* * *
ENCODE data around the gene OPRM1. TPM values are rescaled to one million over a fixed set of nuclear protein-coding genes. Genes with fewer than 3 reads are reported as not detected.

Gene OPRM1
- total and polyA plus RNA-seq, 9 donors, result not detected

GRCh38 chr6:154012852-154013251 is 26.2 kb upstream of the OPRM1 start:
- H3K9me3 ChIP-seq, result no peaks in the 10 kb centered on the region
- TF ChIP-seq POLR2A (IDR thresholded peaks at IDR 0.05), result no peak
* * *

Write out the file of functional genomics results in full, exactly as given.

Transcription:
ENCODE data around the gene OPRM1. TPM values are rescaled to one million over a fixed set of nuclear protein-coding genes. Genes with fewer than 3 reads are reported as not detected.

Gene OPRM1
- total and polyA plus RNA-seq, 9 donors, result not detected

GRCh38 chr6:154012852-154013251 is 26.2 kb upstream of the OPRM1 start:
- H3K9me3 ChIP-seq, result no peaks in the 10 kb centered on the region
- TF ChIP-seq POLR2A (IDR thresholded peaks at IDR 0.05), result no peak